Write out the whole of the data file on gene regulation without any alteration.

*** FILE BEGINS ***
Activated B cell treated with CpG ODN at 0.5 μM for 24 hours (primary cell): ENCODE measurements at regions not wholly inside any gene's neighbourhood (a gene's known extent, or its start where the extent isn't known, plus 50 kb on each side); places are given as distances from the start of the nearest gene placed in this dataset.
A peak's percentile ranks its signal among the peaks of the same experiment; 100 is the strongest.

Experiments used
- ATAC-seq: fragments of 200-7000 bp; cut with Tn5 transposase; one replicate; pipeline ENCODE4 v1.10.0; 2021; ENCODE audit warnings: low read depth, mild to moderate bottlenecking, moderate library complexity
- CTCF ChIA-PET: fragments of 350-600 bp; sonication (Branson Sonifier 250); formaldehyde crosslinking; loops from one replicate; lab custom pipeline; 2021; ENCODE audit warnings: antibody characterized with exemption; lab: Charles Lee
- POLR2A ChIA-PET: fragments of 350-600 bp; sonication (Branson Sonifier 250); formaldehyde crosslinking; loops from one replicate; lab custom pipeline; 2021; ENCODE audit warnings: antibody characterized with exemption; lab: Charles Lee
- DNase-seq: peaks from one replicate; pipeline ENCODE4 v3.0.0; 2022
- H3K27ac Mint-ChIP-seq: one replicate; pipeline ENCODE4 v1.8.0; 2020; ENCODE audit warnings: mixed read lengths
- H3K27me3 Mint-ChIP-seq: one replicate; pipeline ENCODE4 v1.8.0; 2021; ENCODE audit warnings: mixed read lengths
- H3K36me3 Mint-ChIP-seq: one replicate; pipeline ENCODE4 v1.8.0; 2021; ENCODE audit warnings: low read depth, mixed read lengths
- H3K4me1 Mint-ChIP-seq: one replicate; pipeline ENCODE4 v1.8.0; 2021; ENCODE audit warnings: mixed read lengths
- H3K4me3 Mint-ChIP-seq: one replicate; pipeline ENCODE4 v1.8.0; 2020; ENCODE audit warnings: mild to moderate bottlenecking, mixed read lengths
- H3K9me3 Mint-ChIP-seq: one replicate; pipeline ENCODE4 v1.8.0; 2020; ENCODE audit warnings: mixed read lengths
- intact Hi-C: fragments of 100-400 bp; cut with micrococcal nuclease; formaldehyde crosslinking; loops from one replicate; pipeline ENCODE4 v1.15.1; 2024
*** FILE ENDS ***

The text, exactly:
Activated B cell treated with CpG ODN at 0.5 μM for 24 hours (primary cell): ENCODE measurements at regions not wholly inside any gene's neighbourhood (a gene's known extent, or its start where the extent isn't known, plus 50 kb on each side); places are given as distances from the start of the nearest gene placed in this dataset.
A peak's percentile ranks its signal among the peaks of the same experiment; 100 is the strongest.

Experiments used
- ATAC-seq: fragments of 200-7000 bp; cut with Tn5 transposase; one replicate; pipeline ENCODE4 v1.10.0; 2021; ENCODE audit warnings: low read depth, mild to moderate bottlenecking, moderate library complexity
- CTCF ChIA-PET: fragments of 350-600 bp; sonication (Branson Sonifier 250); formaldehyde crosslinking; loops from one replicate; lab custom pipeline; 2021; ENCODE audit warnings: antibody characterized with exemption; lab: Charles Lee
- POLR2A ChIA-PET: fragments of 350-600 bp; sonication (Branson Sonifier 250); formaldehyde crosslinking; loops from one replicate; lab custom pipeline; 2021; ENCODE audit warnings: antibody characterized with exemption; lab: Charles Lee
- DNase-seq: peaks from one replicate; pipeline ENCODE4 v3.0.0; 2022
- H3K27ac Mint-ChIP-seq: one replicate; pipeline ENCODE4 v1.8.0; 2020; ENCODE audit warnings: mixed read lengths
- H3K27me3 Mint-ChIP-seq: one replicate; pipeline ENCODE4 v1.8.0; 2021; ENCODE audit warnings: mixed read lengths
- H3K36me3 Mint-ChIP-seq: one replicate; pipeline ENCODE4 v1.8.0; 2021; ENCODE audit warnings: low read depth, mixed read lengths
- H3K4me1 Mint-ChIP-seq: one replicate; pipeline ENCODE4 v1.8.0; 2021; ENCODE audit warnings: mixed read lengths
- H3K4me3 Mint-ChIP-seq: one replicate; pipeline ENCODE4 v1.8.0; 2020; ENCODE audit warnings: mild to moderate bottlenecking, mixed read lengths
- H3K9me3 Mint-ChIP-seq: one replicate; pipeline ENCODE4 v1.8.0; 2020; ENCODE audit warnings: mixed read lengths
- intact Hi-C: fragments of 100-400 bp; cut with micrococcal nuclease; formaldehyde crosslinking; loops from one replicate; pipeline ENCODE4 v1.15.1; 2024